We invite both theoretical analyses relating to the principles and constructs of Evolutionary Development as well as presentation of explorations and practical applications that foster Evolutionary Development. This SIG welcomes treatment of themes that include, but are not limited to, consideration of the following topic areas:
- Human, social, and natural capital
- Self-directed sustainable development
- Community empowerment and participatory/anticipatory democracy
- Socio-ecological competence and the evolution of consciousness
- Design of ELCs as evolutionary guidance systems
- Evolutionary Systems Design as praxis
- Syntony as an organizing force in societal evolution
The ED SIG will be run as follows: During the conference itself, no formal paper presentations will be made, even though acceptance of both abstracts and full papers and/or posters is required. In order to be congruent with the general theme of the conference and the specific focus of our inquiry, our sessions will be conducted as learning conversations. Participants will engage first in a generative conversation in which they will have the opportunity to share the core ideas of their work with each other. After the group has attained a basic collective cognitive map of the research and constructs represented in the room, we will to move into a strategic conversation to identify areas of synergy. Once common themes and directions have been identified, we will move into an evolutionary conversation to create new knowledge and insights, and propose further collaborations.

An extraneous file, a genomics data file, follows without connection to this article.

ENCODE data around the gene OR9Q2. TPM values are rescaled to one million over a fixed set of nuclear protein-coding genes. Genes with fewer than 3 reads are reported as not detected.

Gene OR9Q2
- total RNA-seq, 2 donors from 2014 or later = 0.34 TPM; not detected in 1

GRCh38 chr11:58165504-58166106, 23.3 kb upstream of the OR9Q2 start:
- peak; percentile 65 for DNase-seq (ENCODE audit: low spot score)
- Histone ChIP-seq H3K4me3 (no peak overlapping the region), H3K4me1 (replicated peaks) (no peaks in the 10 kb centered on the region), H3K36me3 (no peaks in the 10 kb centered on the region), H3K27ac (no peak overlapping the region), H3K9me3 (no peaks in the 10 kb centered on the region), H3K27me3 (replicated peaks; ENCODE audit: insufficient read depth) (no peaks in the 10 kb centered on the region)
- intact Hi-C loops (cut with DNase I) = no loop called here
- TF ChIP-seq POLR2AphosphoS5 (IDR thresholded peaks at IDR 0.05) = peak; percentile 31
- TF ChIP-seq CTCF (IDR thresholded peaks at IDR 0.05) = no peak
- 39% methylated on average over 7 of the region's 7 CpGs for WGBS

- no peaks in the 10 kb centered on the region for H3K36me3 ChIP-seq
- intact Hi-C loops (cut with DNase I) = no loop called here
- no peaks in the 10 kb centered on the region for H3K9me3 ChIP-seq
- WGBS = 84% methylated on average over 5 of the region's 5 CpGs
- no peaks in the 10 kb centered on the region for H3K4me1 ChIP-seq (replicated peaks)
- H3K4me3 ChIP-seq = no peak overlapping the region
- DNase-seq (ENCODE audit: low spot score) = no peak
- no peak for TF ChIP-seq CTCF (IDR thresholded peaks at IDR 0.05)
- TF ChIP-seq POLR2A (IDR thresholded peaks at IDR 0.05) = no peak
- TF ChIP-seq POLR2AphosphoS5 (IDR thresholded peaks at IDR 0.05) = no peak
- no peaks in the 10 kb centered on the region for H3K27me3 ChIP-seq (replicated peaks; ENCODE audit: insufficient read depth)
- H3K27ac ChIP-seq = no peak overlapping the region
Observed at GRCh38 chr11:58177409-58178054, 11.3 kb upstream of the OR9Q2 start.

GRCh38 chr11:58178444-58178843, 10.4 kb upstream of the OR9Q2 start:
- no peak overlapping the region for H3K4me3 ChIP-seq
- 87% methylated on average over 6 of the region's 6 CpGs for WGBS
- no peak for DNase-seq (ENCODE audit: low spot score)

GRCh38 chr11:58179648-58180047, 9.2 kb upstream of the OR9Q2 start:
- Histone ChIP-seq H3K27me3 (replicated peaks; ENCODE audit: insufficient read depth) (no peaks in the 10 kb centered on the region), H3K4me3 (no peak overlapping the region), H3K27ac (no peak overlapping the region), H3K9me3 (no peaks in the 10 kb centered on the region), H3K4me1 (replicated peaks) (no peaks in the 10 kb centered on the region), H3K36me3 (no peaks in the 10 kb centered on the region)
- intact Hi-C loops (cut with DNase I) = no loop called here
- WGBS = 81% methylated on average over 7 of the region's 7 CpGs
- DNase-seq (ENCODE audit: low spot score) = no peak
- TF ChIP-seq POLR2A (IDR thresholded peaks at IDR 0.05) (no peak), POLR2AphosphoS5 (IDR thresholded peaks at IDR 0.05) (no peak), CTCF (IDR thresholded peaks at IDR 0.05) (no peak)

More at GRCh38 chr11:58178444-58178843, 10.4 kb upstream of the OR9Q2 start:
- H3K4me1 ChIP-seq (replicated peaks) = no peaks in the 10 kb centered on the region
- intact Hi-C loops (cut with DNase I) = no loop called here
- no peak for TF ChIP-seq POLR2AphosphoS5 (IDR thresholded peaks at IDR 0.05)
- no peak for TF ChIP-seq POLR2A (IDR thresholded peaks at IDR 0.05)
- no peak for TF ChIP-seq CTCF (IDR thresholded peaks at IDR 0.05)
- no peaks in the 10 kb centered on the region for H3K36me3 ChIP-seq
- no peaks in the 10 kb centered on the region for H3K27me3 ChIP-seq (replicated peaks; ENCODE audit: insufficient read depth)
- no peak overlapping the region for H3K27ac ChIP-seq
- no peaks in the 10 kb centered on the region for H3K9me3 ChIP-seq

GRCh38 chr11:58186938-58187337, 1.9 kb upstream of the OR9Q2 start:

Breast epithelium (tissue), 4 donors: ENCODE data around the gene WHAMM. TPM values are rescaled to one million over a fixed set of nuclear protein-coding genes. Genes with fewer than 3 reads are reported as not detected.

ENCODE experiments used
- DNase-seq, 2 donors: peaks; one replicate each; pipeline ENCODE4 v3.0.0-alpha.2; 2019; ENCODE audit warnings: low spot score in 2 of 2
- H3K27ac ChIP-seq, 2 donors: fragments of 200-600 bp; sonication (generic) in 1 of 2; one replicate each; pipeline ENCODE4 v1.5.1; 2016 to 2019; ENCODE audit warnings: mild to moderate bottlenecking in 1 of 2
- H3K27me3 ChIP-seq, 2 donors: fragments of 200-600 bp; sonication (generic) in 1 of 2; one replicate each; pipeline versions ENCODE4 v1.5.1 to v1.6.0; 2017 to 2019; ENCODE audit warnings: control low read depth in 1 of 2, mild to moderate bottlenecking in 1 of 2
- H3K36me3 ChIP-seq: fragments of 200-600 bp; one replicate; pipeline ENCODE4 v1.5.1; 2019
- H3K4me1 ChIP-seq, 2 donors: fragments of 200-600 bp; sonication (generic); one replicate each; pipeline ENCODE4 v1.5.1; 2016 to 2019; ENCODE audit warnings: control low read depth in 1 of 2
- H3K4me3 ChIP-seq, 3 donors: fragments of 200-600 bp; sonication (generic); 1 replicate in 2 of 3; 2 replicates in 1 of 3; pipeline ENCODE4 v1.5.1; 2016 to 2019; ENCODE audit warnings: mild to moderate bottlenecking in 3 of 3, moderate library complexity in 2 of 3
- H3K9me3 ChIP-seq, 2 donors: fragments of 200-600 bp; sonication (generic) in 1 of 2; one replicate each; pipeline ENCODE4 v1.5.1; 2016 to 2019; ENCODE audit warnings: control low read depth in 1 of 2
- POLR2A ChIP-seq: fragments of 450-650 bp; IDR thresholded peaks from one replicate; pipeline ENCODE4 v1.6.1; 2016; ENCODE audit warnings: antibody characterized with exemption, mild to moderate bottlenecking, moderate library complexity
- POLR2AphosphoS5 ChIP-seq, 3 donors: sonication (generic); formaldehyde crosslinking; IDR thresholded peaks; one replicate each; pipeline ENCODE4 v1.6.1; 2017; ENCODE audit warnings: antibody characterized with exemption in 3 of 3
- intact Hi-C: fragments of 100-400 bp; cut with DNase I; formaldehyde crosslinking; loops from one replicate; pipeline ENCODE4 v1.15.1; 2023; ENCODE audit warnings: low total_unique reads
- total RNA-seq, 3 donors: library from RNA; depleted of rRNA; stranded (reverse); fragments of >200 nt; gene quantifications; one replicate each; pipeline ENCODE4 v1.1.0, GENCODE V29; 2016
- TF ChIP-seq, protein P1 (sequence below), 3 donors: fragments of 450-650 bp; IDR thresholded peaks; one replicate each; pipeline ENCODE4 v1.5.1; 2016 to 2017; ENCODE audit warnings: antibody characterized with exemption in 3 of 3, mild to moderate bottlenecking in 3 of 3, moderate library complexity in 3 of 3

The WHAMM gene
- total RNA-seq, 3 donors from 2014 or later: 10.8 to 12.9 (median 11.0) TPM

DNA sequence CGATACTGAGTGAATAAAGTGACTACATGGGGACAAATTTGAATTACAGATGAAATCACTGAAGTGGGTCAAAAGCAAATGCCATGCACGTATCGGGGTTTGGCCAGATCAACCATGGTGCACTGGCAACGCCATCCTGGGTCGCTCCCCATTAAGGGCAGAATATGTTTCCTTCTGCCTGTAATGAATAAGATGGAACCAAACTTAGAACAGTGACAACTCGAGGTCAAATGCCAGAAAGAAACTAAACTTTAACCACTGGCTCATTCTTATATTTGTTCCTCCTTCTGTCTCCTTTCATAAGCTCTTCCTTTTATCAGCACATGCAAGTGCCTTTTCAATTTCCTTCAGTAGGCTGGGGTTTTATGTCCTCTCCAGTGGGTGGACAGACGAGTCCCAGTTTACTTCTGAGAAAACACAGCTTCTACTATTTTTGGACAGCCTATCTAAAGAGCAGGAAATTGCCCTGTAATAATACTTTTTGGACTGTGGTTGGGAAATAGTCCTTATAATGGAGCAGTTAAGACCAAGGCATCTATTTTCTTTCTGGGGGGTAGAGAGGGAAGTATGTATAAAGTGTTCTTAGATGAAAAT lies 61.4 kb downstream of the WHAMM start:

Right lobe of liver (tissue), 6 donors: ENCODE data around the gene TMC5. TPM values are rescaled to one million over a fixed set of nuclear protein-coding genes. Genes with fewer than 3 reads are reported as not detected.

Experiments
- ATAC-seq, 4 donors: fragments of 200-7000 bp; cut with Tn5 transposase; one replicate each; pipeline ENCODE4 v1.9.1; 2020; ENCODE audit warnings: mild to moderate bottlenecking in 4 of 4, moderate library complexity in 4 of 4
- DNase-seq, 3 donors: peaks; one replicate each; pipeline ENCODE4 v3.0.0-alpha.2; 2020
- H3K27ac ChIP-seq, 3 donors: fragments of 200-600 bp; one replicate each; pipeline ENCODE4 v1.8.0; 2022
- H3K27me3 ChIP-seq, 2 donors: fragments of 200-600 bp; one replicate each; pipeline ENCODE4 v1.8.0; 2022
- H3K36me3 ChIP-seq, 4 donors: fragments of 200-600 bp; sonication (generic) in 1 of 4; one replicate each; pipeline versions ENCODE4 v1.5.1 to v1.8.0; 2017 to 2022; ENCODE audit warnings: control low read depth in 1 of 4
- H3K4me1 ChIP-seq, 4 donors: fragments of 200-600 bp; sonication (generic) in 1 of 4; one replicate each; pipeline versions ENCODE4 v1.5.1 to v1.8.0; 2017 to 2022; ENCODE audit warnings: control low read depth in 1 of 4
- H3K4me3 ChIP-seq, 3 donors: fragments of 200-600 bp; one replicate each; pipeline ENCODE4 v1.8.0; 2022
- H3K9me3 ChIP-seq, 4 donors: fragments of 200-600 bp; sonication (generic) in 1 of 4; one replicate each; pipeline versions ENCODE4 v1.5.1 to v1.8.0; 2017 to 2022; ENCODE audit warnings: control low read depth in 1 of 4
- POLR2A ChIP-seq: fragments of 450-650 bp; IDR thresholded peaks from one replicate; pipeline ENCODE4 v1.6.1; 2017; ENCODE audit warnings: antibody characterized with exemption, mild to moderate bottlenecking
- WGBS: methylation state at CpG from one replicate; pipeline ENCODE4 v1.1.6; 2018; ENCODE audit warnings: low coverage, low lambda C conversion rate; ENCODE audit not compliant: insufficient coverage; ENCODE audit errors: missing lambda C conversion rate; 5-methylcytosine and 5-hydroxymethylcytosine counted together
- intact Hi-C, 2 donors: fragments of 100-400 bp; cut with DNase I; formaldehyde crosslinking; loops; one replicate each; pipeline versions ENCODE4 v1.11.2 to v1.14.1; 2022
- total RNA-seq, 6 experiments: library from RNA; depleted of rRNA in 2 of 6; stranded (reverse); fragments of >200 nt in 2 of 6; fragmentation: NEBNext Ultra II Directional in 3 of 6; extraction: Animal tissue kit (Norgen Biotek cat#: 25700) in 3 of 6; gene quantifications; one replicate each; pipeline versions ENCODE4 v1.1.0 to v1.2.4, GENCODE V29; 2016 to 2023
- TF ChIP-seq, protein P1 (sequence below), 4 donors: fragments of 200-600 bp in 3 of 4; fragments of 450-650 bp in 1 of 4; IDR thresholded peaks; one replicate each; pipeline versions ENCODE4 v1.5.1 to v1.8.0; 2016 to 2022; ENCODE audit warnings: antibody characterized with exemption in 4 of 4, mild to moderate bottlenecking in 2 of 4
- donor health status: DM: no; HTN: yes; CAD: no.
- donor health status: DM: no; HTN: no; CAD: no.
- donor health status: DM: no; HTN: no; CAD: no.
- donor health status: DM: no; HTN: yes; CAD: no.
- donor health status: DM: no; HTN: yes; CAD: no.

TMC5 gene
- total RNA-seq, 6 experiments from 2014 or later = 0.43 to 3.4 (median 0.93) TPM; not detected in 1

By way of background information in preparation for this event, we urge you to visit the historical webpages of the ELC SIG. Since the ED SIG is a descendent of the previous ELC SIG, the statements of goals, purpose, and history, as well as of topics, format, and focus all bear directly on the spirit of engagement in which the ED SIG will meet in Sonoma. The URL to visit is as follows: http://isss.org/sigs/sig29elc.htm